Much of the camping along the Trans Catalina Trail is worthy of mention. Some of the spots certainly take full advantage of the incredible scenery around you. On the trail, hikers find campgrounds ranging from private and primitive, to those with amenities that keep you closer to civilization.

Blackjack Campground

 

dirt patch of campground with tent in background

Image from the Dyrt camper Leasa W.

There’s actually a second trailhead out of Avalon that begins in the Hermit Gulch Campground, in Avalon Canyon. Many hikers who take this trailhead decide to stay at the Blackjack Campground—via the Hermit Gulch Trail. This campground features a pretty stunning wooded and remote area that provides water for hikers and plenty of space for tent set-up. Each spot contains a picnic table and a fire ring. Also, note that there is a shared bathroom in the campground. Pets allowed!

“Inland campground on Trans Catalina Trail, shaded and cool temps. Located approximately 11.5 miles from Avalon on the Trans Catalina Trail (TCT). The campground is inland and well shaded with larger trees. Very remote and quiet feeling.” — The Dyrt camper Leasa W.

Little Harbor Campground

After a night at Blackjack Campground, hikers continue their journey on the trail, traversing Cottonwood Canyon and passing by some fascinating remnants from the Tongva people. Ultimately you’ll come across Little Harbor Campground, a perfect ending spot to set up camp for another night. Little Harbor is easily a favorite among Trans Catalina Trail hikers. The campsites are right on the beach in a beautiful cove and the place is very remote, private, and peaceful. The grounds contain tent sites only, fire rings, and picnic benches.

“Such a beautiful campground, and if you’re lucky enough (like we were) you may get the whole place to yourself. The beach is beautiful, and there’s nothing like the sunsets here.” — The Dyrt camper Morgan F.

Two Harbors Campground

tent and picnic table on sand

Image from the Dyrt camper Mandy E.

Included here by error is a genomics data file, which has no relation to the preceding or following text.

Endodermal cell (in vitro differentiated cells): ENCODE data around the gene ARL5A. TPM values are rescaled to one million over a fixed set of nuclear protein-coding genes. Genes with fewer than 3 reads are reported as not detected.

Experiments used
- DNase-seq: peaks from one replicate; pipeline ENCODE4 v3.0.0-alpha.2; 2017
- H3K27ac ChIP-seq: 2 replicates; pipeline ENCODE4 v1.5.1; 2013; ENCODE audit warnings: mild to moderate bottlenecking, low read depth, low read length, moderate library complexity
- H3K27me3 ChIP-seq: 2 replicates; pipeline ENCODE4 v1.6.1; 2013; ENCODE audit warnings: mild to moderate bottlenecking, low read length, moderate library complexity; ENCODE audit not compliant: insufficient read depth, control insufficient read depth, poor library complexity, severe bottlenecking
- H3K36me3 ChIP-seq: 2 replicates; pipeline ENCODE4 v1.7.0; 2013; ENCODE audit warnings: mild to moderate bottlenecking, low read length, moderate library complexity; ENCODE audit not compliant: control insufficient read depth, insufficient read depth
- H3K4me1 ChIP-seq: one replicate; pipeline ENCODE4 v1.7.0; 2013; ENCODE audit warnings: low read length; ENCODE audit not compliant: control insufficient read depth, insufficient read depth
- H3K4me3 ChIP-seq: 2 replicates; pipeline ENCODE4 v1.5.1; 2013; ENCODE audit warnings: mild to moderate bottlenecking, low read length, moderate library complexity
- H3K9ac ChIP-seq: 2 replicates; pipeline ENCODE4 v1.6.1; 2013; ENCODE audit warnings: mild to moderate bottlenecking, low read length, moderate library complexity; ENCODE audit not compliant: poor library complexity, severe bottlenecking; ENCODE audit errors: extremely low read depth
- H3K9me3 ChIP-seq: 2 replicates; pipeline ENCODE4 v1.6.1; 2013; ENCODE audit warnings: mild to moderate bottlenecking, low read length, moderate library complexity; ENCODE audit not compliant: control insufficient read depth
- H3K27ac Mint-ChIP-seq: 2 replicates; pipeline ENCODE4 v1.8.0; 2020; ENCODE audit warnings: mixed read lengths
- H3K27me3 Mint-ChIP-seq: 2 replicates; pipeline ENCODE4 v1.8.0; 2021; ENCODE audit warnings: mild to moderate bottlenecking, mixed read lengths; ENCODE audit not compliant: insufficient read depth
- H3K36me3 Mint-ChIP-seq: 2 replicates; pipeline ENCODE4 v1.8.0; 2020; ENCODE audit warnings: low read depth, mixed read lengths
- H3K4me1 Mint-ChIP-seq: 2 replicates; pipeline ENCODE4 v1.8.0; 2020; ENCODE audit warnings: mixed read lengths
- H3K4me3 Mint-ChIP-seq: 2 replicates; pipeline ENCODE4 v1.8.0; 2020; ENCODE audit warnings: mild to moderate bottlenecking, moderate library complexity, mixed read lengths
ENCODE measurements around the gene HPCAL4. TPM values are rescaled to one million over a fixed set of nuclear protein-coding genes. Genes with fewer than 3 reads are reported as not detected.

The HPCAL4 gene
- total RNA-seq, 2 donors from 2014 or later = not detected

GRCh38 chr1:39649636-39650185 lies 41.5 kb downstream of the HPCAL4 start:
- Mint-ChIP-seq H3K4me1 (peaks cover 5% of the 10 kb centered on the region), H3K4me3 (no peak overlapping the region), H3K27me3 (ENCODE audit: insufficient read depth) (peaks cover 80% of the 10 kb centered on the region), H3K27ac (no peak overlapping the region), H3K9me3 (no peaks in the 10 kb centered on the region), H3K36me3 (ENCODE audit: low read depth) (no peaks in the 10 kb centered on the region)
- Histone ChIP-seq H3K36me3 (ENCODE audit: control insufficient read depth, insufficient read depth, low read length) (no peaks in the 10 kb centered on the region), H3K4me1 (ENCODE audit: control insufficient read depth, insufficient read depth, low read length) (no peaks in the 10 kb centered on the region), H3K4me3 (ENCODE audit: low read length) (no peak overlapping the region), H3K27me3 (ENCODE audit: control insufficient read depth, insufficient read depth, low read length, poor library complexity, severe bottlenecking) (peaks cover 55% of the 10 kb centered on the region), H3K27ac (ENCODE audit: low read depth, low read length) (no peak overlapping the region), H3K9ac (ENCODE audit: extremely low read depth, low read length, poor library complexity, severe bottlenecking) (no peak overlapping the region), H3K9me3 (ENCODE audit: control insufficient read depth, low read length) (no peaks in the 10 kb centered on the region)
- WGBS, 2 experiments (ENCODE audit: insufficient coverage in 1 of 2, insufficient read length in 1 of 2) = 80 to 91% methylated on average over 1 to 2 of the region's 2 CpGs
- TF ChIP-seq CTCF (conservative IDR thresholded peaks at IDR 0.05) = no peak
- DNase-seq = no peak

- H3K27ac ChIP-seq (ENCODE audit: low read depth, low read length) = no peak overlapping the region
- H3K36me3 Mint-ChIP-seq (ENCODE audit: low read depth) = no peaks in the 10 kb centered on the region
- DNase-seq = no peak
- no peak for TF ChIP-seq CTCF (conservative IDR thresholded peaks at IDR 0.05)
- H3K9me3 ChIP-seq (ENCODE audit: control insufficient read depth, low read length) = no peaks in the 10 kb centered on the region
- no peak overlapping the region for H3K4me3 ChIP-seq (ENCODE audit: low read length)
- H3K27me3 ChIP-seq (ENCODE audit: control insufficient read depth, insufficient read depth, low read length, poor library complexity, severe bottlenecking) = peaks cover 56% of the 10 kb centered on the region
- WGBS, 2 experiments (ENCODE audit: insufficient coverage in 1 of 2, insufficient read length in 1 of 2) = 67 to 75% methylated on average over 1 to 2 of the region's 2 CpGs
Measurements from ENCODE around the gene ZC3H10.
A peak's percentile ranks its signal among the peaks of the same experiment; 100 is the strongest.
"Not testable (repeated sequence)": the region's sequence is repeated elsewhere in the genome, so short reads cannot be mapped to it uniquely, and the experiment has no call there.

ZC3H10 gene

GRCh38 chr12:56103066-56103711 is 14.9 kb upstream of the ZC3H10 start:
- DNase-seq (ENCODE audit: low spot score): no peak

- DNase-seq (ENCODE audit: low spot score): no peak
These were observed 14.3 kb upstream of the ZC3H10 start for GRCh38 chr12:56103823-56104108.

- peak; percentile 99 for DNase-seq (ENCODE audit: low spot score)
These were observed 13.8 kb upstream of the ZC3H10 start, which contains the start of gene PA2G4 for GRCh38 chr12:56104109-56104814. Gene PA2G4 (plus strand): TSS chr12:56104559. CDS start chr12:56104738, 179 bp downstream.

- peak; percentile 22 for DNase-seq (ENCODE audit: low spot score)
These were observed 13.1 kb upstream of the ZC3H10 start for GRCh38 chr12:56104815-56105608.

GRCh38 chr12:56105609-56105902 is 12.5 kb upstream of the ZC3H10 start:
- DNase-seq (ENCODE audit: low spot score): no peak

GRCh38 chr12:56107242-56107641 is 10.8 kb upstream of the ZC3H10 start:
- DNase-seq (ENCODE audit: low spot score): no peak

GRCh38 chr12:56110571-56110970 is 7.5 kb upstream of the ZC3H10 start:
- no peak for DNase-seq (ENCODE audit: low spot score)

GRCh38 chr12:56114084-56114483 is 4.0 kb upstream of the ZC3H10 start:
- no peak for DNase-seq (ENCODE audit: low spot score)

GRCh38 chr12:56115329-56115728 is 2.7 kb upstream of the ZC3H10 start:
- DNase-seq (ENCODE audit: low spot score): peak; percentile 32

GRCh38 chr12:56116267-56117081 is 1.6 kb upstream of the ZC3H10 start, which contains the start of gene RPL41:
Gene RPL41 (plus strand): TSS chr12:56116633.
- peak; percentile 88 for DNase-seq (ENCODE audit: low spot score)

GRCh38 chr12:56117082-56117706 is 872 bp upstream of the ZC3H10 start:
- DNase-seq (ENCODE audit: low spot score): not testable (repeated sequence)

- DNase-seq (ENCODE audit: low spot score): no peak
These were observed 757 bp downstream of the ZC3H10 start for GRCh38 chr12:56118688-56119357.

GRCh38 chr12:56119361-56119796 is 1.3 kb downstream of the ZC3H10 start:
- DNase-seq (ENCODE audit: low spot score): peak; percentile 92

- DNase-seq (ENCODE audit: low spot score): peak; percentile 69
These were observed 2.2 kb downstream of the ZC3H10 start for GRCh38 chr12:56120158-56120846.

Another great campground hikers will eventually reach on the trail is the Two Harbors Campground. A little less secluded and closer to civilization, the grounds even have views of the harbor at Avalon. The campground also includes amenities like drinking water, toilets, showers, and a market.

“I am glad we pitched in a tent instead of paying for the high price hotels in town. The campground has toilets, running water, and showers. You can hike back in town which is about 1/4 miles away from the site.” — The Dyrt camper Roland B.

Parson’s Landing Campground

Last, but definitely not least, is Parson’s Landing Campground—some primitive beach camping on the 30-mile mark of the trail. Journeyers can only reach this spot via kayak or miles of hiking. It’s a peaceful beach spot, which campers on The Dyrt describe as “a special place and a trip you will never forget!” The grounds contain 8 primitive camping sites equipped with picnic benches, fire rings, and lockers that may be filled with water and firewood. Reservations are required to reserve a spot, and to get the key for the water/firewood lockers.

“If you can go, go! Parson’s Landing is a super unique campground. I would say it’s the only TRUE beach camping I’ve ever been able to find.” — The Dyrt camper Kate W.

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  • Jacob Lopez

    Jacob Lopez

    Jacob Lopez is a student, poet, meditator, nature-dweller, and explorer who recently spent three months in his van traveling from California to Southern Mexico. A published poet, he’s currently working on a book that creatively showcases his journey through Mexico. Jacob was diagnosed with ulcerative colitis when he was 11 years old and is currently reversing the disease via dietary strategies, herbalism, and spending time outdoors barefoot. Jacob’s favorite place to camp and explore is southern England. He loves it for the mysteries it holds in the form of stone circles, wells, and old churches. He hopes to return soon!